Friday, June 11, 2021

The "Kill House Rules" - a timely reminder


Reading some of the comments about the Camp Fire disaster after yesterday's post, I was reminded again that many people just don't get it.  They really believe that disaster, danger, whatever, won't come upon them unawares - that they'll always have at least some time to prepare for it.  While I agree that many times they'll be right, I've also lived long enough, in enough really nasty circumstances, to know that it won't always be that way.

  • You may get warning of a hurricane, or a rioting mob, or a fire;  but will the warning be early enough for you to get out of the way - particularly when everyone around you is blocking the roads as they try to do likewise?
  • Who's going to warn you about an earthquake or a landslide?  They don't happen in a predictable fashion.  They can strike anytime.
  • Crime and criminals are an ever-present reality, and the last thing they're going to do is give you advance notice that they're out to get you.  If you aren't ready for them, you'll be a victim rather than a defender.

I'm therefore going to reprint something we've discussed before:  the Kill House Rules, developed by Matt Graham.  He's a former police officer, air marshal, and CIA tactics and weapons instructor, so he knows whereof he speaks.  He formulated these rules many years ago, and last updated them (as far as I know) in 2016.  They apply primarily to self-defense, but can be readily adapted to any emergency.  (For those who aren't familiar with the term "kill house", see here for an explanation.)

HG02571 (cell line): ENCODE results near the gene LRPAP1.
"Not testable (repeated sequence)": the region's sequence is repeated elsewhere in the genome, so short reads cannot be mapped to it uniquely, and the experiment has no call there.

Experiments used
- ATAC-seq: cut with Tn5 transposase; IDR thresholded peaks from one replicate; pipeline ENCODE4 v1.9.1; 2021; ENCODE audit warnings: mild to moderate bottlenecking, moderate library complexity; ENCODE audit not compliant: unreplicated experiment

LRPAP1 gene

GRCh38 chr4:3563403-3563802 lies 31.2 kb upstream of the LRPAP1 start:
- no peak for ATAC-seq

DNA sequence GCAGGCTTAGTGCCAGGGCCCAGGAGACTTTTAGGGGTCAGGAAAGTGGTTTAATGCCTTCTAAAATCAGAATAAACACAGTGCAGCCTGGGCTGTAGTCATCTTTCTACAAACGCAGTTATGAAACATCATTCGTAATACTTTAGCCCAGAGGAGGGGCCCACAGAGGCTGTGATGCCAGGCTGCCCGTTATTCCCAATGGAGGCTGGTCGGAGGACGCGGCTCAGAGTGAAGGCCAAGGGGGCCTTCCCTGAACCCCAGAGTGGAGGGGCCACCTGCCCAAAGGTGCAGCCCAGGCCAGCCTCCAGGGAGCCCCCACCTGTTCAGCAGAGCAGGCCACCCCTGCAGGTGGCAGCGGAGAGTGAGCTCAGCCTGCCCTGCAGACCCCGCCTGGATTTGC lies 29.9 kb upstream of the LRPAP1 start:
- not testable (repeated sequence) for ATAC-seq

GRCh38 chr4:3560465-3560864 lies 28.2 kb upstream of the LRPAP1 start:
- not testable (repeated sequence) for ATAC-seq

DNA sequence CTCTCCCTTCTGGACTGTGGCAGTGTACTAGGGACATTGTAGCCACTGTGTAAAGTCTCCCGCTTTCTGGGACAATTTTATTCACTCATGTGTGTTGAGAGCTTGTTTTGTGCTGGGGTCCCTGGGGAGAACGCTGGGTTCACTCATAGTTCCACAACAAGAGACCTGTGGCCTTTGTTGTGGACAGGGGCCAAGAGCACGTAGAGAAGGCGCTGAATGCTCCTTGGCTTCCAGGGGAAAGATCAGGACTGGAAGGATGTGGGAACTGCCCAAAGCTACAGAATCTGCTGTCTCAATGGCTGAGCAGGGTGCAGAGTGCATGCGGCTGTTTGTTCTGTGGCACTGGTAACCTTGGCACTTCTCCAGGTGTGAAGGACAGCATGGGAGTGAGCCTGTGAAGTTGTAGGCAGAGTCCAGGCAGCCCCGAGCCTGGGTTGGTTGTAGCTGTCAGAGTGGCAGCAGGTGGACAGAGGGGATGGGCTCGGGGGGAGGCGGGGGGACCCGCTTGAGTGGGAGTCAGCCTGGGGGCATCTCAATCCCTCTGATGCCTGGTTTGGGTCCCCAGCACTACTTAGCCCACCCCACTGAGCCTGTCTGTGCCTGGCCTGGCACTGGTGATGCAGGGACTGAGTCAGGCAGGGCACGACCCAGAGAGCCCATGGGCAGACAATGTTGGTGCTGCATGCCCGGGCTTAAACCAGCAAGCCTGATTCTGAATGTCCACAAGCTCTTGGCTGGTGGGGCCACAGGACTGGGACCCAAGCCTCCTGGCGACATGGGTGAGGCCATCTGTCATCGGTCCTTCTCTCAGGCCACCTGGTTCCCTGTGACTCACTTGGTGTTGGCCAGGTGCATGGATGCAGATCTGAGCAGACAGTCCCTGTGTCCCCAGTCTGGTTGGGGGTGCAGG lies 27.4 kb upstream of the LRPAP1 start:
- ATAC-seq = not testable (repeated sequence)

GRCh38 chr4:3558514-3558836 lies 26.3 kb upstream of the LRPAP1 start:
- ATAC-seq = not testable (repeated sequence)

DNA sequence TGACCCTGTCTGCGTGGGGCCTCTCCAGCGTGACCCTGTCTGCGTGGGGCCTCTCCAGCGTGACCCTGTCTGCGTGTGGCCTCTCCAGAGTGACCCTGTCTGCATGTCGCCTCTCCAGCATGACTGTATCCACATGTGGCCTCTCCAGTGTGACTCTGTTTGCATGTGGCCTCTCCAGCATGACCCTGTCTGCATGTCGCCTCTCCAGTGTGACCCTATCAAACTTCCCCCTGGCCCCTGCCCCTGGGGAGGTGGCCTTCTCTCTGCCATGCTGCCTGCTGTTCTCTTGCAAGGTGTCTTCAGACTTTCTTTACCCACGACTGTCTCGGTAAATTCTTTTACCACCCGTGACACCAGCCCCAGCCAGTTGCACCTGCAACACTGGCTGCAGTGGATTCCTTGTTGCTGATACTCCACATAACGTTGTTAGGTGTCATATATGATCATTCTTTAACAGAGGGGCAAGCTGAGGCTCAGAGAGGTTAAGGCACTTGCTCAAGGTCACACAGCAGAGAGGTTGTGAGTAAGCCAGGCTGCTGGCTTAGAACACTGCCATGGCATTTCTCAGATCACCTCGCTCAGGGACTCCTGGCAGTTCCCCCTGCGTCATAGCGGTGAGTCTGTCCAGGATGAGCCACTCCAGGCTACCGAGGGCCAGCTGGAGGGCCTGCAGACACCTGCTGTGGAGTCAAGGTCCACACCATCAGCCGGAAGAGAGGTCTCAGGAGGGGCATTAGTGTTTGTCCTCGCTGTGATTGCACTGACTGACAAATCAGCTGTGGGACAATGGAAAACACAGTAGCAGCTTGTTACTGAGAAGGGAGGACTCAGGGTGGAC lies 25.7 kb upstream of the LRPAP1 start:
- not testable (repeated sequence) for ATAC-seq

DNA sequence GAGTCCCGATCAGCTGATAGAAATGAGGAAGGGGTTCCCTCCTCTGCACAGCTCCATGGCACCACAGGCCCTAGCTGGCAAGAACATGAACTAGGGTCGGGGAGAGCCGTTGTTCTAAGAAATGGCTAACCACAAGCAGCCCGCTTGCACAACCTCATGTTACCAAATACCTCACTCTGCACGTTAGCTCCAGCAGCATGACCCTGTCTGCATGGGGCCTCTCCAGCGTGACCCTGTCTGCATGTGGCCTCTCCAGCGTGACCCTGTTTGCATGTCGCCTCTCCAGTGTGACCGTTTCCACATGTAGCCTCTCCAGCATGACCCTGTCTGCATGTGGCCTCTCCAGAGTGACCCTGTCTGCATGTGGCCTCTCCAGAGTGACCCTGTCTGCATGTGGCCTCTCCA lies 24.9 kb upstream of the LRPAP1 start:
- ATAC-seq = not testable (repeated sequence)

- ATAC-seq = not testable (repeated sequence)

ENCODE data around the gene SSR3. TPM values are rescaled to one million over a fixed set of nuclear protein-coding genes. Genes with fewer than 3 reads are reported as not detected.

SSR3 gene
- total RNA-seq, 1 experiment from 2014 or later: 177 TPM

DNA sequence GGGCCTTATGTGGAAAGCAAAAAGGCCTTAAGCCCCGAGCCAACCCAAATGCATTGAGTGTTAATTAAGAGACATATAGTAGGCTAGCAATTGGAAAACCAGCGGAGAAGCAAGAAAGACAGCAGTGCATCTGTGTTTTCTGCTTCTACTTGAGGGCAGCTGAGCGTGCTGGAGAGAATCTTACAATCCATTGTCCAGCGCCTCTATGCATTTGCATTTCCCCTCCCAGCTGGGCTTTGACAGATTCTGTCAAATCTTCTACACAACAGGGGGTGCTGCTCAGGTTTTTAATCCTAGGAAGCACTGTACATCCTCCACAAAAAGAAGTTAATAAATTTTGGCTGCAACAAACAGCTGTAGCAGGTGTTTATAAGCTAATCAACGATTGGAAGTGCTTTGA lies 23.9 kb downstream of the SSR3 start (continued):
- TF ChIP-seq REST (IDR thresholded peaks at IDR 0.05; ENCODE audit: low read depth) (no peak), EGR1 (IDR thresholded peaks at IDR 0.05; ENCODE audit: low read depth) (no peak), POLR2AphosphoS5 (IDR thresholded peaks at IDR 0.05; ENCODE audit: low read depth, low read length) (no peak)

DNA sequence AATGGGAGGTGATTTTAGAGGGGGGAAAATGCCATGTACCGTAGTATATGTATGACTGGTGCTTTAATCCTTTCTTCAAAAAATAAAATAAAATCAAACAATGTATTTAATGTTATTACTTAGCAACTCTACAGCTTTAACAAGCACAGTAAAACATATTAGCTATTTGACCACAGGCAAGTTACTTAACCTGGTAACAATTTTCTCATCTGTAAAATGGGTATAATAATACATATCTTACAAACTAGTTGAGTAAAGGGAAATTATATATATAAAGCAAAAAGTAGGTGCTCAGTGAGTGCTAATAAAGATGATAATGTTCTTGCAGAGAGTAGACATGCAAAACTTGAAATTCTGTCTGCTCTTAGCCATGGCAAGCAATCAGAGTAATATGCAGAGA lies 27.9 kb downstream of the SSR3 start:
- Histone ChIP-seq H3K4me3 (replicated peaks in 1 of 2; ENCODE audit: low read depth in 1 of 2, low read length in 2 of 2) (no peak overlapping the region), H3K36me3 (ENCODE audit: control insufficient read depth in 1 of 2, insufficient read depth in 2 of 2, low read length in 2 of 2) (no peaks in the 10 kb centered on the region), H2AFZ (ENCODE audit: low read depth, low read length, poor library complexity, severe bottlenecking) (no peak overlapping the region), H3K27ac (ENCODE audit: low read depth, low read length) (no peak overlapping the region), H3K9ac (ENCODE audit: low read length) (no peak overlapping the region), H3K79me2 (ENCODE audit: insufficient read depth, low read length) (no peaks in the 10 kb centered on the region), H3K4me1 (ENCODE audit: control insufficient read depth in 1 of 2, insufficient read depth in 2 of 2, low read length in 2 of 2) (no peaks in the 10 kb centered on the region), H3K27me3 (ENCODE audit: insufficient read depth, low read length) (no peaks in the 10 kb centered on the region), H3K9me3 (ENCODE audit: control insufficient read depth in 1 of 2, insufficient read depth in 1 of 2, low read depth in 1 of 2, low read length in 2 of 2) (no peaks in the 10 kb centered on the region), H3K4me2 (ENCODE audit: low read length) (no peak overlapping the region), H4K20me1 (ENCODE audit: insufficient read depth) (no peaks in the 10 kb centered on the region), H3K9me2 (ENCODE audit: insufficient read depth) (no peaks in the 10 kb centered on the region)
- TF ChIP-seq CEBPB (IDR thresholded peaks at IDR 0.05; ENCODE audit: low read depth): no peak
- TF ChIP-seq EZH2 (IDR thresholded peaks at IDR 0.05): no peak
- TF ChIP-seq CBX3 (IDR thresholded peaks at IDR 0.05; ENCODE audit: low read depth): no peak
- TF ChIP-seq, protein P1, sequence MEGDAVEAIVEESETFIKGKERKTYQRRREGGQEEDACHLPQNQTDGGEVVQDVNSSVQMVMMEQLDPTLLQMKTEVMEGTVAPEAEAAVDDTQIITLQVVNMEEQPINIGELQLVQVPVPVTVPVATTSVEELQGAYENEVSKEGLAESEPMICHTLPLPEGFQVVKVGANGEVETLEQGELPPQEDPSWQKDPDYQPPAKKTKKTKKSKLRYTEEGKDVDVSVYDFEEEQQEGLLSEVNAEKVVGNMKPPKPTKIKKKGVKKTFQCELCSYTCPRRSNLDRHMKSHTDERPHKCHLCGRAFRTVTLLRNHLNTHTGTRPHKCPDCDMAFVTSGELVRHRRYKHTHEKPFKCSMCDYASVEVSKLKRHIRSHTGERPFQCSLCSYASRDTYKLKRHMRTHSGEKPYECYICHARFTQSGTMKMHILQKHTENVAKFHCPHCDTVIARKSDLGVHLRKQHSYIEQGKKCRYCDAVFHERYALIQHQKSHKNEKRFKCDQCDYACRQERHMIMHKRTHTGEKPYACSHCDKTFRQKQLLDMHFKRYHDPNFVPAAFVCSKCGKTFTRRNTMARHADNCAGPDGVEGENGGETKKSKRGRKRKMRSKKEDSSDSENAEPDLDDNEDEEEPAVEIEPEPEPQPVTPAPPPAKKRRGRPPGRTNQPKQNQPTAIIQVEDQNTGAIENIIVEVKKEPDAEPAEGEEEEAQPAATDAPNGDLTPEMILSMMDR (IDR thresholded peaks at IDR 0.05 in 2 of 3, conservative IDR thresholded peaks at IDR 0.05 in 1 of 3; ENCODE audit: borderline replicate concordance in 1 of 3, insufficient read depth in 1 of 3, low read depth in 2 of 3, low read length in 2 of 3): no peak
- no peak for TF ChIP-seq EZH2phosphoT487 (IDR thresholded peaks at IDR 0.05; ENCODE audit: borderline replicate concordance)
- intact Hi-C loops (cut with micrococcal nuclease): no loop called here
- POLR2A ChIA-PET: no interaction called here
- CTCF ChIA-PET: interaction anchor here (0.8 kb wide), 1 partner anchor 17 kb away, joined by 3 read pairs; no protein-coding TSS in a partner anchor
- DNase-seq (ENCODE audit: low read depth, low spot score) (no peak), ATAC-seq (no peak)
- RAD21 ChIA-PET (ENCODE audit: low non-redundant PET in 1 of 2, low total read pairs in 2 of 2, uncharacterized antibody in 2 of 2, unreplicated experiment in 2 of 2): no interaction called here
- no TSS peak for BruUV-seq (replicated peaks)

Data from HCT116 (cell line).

1.  NOBODY IS COMING TO SAVE YOU.  Whether an event lasts a few seconds, a few hours, or even a few days – you have to work as though nobody is coming to save you.

2.  You are your savior, so start working because EVERYTHING IS YOUR RESPONSIBILITY.  You are your security, you are your medic, you are your rescuer.

3.  You are your own best resource to SAVE WHO NEEDS TO BE SAVED.  Nobody wants to save your life more than you, so set yourself up for success by having the simple tools and knowledge to do so: do what you can with what you have.  Recognize that nobody is in a better position to start saving your life than you.

4.  Sometimes saving lives means you have to KILL WHO NEEDS TO BE KILLED.  It has been almost 15 years since I first wrote “the more effective you are at taking a life, the more successful you’ll be at saving one” and nothing in the intervening time has changed my mind.  Be swift, be decisive, be final.

5.  Mostly, ALWAYS BE WORKING.  There is always something you can be doing to improve your position.  Always.  Because nobody is coming to save you.

Words of wisdom, to be remembered and applied.  Yesterday's Camp Fire disaster discussion demonstrated that in many ways.


1 comment:

Francis Turner said...

I have a rule which may not be quite a kill house rule, but is similar.

Always work out where the exits are.

This BTW applies to more than rooms in buildings (or public transportation). Any number of people have lost their lives in floods, forest fires and the like because the only way out from where they were was flooded/on fire.

Its a rule that also applies to the highway. If there's a massive pileup accident ahead how are you going to get off the highway? There are a lot of highways that have serious fences - not to mention steep grades up or down - between them and the land next to them so there may not be a way off that you can take, even on foot.